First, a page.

Monday 14 June 2021

Different colourways.

Back to one of my favourite old haunts....not Nymans again I hear you cry๐Ÿ˜ Yes the very one....but as ever it is a garden for all seasons and every visit provides a completely fresh experience. This time I was joined by two of my closest friends stretching back to our teenage years. We may not all live locally now [another mutual friend is living abroad at the moment] and meet up as much as perhaps we'd like to, but we're in regular touch and have supported one another through many an escapade and difficulty over the years!

As ever it's the imaginative plantings and the unusual colourways of familiar flowers that capture me. It was commented upon that once upon a time it would have been lads that we would have been comparing notes and gossiping about....nowadays we display the same behaviour, but our interest is concentrated on what's growing in the borders instead!!


Friday 11 June 2021


 I simply liked the sentiment of this quote from Axel Munthe that I spotted on a wall recently.

Hope you have a fabulous weekend.


Thursday 10 June 2021

Turn left.

 The instructions were clear as day....when you get to the seafront at Rustington turn left.....why oh why then did the three of us turn right. Who knows!! Thankfully it was a happy accident because it brought us upon these lovelies.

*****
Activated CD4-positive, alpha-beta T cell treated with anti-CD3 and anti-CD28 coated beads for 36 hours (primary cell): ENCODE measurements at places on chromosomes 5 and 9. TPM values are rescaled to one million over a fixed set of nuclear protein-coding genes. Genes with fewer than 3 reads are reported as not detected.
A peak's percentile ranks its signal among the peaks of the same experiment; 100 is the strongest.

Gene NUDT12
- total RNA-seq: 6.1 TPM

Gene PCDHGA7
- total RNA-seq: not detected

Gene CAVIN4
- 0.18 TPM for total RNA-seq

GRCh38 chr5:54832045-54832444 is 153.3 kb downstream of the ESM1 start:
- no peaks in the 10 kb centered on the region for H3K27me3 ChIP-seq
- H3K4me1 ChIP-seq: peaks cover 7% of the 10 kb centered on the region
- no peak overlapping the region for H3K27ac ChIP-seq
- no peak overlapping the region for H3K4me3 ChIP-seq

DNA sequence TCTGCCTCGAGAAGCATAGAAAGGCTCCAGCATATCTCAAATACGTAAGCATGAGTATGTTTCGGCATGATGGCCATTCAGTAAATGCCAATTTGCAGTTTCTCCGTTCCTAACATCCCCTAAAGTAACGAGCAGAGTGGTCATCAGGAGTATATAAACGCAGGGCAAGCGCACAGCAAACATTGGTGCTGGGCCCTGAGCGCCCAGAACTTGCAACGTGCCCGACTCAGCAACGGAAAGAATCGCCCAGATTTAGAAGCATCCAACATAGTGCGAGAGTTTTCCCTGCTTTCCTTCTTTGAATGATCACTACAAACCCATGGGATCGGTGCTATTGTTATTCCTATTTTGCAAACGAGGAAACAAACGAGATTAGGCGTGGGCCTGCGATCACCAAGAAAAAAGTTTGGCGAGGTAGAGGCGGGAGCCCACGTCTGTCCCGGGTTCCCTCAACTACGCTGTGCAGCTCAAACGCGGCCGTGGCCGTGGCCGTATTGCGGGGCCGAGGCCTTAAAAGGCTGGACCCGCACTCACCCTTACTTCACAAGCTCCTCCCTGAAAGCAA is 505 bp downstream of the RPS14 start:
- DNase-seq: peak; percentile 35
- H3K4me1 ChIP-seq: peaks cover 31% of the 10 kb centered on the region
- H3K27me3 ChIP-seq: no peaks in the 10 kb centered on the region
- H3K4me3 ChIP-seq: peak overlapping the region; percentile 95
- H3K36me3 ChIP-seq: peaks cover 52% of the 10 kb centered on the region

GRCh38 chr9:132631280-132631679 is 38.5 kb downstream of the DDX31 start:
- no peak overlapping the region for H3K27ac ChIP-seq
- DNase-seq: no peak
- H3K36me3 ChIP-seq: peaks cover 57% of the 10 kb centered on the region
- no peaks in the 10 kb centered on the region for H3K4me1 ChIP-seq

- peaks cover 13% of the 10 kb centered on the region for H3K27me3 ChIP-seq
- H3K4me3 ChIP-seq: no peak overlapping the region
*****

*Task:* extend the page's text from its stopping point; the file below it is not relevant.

These ones are council owned, but I am endlessly fascinated by the decorative choice people make when they are truly given free rein. One wonders how we'd all really paint the exterior of our homes if we weren't so worried about what others might think. I strongly suspect mine would be a riot of colour๐ŸŒˆ. 

The beach hut evolved from the 18th century mobile changing rooms which started to be seen at the coastal resorts as the Doctors of the day began prescribing medicinal cold seawater dips to their patients. The Victorians then rebranded them as wheeled bathing machines which were pulled into the sea to allow the fairer sex to keep their modesty and not be seen walking down the beach in any form of improper clothing. Men of course could freely canter into the water at their such prudery for them. The heyday of the beach hut was in the 1950s, but judging by some of the ten year waiting lists or the eye watering prices some are prepared to pay they are still very popular. Actually I have a sneaking suspicion that they might even be rather hip...I base this judgement solely upon the fact that TYM took a photo and posted it up on his insta account and he hardly ever bothers to post anything on social media! Indeed he got a response back from one of this mates immediately asking if he'd like to go down again and that's exactly where he went last night. With somewhat better/warmer weather than we had too I hasten to add. Jammy devil!!